Data scientists say that remote working is here to stay
- Researchers found that remote working opportunities rose from 4% before the pandemic to 9% at the end of 2020
- 74% of workers have said that working from home was better for their mental health post-pandemic
- Reports have also concluded that remote and hybrid work is the new normal, and leaders must rethink their workplace culture
The rise of digital nomads, freelancers, and remote workers has spurred the growth of co-working spaces. The sector is filling a void created by the flexibilization of work during the pandemic, which has led to more people working remotely.
Around 4.5 million Americans left their jobs in November last year in the face of the “Great Resignation,” citing being overworked, underpaid, lacking benefits, and preferring to work from home or remotely.
For many workers, the idea of working remotely is a dream come true. However, many employers resist the change, insisting that employees return to the office. This could change as data scientists project that remote working is here to stay.
Remote working here to stay
According to projections by Ladders, 25% of all professional jobs in North America will be remote by the end of 2022, and these opportunities will continue to increase through 2023.
The researchers found that remote opportunities rose from 4% before the pandemic to 9% at the end of 2020. A study from Stanford University also found that employees who work remotely are just as productive, if not more so, than their office-bound counterparts.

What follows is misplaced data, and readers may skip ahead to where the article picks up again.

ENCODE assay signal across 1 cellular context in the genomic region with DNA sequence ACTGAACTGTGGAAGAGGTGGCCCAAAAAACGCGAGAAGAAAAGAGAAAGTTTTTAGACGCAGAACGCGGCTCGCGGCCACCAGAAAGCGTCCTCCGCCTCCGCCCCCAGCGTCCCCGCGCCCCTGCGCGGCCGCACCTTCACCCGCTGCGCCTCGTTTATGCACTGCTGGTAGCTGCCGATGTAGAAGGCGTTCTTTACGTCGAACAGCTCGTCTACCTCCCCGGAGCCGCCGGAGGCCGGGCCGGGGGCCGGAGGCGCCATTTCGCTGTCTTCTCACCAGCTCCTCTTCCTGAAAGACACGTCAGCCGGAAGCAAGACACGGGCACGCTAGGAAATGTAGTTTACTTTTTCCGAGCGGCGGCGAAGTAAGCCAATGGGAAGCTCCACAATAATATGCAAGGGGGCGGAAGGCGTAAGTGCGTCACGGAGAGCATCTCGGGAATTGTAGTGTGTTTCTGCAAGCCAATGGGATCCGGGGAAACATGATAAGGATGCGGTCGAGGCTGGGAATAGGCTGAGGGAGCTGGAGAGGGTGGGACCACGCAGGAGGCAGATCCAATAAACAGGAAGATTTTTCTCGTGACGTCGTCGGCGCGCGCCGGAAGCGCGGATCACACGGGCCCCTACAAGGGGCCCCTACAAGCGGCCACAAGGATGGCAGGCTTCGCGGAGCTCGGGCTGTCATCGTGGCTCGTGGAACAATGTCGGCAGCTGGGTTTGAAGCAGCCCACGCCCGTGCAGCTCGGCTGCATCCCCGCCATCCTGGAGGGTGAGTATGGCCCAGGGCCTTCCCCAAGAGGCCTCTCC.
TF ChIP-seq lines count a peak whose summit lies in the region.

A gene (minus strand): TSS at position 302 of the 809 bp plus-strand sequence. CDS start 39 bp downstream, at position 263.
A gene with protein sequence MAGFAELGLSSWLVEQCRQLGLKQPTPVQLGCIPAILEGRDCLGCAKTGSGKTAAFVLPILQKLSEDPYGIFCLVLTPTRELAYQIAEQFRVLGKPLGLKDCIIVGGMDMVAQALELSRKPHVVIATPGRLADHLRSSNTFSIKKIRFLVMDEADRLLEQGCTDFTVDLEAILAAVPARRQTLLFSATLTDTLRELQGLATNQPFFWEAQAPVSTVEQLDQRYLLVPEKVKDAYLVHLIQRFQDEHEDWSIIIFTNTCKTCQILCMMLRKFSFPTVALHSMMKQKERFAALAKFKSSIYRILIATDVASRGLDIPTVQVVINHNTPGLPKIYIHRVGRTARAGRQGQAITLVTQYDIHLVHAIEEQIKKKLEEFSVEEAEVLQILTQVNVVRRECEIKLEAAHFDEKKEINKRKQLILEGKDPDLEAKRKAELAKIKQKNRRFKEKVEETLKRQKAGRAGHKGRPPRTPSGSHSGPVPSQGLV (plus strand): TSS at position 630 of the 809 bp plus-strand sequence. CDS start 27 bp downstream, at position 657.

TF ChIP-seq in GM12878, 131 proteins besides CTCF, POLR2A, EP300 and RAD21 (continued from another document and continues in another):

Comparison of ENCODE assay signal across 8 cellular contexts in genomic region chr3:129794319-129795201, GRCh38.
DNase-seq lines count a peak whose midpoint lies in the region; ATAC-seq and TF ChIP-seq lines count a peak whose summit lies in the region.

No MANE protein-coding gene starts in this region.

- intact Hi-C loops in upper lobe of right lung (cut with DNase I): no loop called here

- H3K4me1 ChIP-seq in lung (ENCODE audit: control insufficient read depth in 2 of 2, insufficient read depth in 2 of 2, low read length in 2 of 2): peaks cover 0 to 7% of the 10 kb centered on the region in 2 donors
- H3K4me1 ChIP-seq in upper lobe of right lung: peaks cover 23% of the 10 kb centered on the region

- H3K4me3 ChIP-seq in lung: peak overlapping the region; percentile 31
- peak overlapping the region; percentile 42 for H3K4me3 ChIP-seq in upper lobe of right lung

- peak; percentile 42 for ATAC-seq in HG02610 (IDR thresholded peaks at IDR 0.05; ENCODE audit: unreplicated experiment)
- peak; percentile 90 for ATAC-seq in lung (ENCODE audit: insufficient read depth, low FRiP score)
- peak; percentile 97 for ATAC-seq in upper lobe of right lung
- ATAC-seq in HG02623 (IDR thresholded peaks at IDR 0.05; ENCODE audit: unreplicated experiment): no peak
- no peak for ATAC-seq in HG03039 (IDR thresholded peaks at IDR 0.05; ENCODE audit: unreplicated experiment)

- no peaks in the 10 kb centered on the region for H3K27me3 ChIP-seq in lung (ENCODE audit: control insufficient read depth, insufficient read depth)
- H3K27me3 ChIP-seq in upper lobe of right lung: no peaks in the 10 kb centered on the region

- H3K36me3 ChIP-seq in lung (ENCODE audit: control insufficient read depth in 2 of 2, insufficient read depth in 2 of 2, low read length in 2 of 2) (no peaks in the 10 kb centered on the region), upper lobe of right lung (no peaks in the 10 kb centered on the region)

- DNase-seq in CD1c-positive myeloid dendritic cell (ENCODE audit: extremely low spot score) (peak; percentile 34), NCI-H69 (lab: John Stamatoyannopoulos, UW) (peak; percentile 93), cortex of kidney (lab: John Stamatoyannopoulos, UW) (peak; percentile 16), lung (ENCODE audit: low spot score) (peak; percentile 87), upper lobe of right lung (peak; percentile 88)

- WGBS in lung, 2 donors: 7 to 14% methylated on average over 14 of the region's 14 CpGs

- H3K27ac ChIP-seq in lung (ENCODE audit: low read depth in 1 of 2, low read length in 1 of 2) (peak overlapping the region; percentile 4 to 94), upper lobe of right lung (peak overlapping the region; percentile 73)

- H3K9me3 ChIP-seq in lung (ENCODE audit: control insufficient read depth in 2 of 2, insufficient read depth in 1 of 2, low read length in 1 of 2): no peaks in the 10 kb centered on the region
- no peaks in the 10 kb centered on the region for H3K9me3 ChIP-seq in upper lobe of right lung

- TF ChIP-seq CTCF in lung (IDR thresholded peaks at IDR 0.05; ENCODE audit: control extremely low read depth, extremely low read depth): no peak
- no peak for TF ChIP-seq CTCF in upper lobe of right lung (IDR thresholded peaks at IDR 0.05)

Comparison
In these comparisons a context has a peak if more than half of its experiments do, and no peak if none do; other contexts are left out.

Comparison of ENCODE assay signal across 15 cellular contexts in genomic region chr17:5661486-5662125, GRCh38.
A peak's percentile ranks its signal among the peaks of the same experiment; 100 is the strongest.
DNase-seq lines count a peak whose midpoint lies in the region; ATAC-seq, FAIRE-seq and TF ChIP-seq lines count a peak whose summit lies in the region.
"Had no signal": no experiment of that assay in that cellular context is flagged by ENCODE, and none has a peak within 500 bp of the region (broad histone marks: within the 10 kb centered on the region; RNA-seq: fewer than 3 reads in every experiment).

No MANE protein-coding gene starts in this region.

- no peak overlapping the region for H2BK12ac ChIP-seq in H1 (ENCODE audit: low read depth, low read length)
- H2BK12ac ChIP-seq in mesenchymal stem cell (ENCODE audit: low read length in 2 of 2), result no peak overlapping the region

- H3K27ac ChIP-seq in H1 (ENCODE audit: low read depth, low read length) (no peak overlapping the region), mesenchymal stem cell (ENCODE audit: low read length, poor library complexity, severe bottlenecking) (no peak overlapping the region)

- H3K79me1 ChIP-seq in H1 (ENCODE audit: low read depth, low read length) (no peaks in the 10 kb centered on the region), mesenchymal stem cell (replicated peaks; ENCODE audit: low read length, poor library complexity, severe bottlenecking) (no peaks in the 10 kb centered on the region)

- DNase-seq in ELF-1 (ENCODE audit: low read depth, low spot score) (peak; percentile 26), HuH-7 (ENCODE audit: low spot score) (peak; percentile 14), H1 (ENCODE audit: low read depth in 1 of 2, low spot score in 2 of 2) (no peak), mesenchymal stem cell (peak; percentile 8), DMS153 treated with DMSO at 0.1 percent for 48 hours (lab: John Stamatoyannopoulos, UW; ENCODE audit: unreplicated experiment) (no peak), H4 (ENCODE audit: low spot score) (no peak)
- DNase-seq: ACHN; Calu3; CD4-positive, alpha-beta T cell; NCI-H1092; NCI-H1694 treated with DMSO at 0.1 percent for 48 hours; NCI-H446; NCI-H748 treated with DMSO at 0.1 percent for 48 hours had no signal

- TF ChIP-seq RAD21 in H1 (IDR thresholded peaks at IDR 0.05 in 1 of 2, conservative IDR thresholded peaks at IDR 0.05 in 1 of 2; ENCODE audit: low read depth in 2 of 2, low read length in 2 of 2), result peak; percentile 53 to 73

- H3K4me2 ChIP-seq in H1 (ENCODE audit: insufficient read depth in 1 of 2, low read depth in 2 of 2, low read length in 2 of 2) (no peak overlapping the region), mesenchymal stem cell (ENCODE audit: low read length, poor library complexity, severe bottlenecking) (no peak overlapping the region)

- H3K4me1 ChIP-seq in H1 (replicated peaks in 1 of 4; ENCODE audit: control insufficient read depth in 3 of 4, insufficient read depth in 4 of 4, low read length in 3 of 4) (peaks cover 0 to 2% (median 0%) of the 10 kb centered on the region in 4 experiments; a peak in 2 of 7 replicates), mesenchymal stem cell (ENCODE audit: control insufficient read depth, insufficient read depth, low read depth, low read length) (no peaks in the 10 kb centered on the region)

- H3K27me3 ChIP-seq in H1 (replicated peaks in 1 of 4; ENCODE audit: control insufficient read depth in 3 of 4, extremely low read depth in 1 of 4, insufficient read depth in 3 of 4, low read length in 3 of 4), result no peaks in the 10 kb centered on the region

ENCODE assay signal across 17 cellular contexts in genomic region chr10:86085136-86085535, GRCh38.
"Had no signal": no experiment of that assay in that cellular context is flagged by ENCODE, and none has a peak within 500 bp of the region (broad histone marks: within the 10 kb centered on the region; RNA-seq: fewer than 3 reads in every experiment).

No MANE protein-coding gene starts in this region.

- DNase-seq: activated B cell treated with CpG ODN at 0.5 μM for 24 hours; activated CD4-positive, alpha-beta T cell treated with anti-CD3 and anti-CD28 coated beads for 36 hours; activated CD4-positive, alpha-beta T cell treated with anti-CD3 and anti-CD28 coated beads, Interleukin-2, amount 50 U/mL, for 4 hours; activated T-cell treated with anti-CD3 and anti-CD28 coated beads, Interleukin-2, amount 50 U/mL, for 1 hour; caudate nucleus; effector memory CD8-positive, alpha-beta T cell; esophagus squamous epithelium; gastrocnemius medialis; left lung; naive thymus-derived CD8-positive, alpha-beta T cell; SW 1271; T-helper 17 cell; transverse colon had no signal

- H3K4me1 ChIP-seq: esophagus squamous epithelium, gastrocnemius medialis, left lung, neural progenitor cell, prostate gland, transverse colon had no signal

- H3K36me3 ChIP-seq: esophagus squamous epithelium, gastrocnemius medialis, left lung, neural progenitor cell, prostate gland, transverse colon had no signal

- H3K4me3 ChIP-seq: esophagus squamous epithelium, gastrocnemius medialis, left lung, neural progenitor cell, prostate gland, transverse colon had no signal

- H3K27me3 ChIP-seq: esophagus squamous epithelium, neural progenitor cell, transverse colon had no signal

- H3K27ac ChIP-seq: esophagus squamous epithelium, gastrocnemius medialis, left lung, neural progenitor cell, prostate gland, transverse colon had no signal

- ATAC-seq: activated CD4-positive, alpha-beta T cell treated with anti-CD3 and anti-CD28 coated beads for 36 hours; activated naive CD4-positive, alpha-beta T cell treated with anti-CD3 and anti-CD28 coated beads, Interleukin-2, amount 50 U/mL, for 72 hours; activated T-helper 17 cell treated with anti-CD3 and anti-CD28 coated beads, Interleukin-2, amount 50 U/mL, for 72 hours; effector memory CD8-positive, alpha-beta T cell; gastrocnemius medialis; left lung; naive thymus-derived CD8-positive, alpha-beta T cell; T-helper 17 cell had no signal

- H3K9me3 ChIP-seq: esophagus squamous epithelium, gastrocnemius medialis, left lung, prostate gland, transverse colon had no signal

Remote working – better for mental health
According to Owl Labs, in 2021, 90% of the 2,050 full-time remote workers surveyed said they were as productive working remotely as when they toiled in the office.
Another 74% said that working from home was better for their mental health after the pandemic, and 84% reported that working remotely would make them happier, with many even willing to take a pay cut.
A recent survey by Ergotron corroborated the Owl Labs study by revealing that workers are experiencing benefits to their physical and mental well-being as they have acclimatized to hybrid and remote office environments since the onset of the pandemic.
Leaders accountable for better workplace
81.5% of workers feel more empowered to hold their leaders accountable for a better workplace in the new year, according to Workhuman’s January 2022 Human Workplace Index.
Meanwhile, over half (56%) said they would only wait 30 to 60 days for employers to make needed changes before they consider leaving. Even though some of the most successful companies in America rely heavily on a remote workforce, many businesses still consider it a luxury.
Concerns about remote working
Organizations are now consistently being pushed to embrace remote workers and new technologies. There are some challenges that businesses face and one of them is cybersecurity measures.
Businesses are wary as remote workers are also known to use unsecured Wi-Fi, personal devices, and other unauthorized applications, expanding the threat surface. Thus, increasing loopholes of which cybercriminals can take advantage.
Research from Tessian highlighted that remote workers allow household members to access corporate devices for personal use, and 82% of workers admit to reusing passwords.
In addition, a recent Northeastern University report found that more than half of C-suite executives were concerned about their workforce’s ability to be innovative and creative in a remote work environment. Many felt that creativity came from collaboration and social interaction, both elements not present in most remote work environments.
This is not the case, as the report has shown that when compared with teams that work remotely versus teams that work face to face, there is no difference concerning team performance.
However, it is clear that remote working is here to stay. Reports have concluded that remote and hybrid work is now the new normal, and leaders must rethink their workplace culture and how to secure it.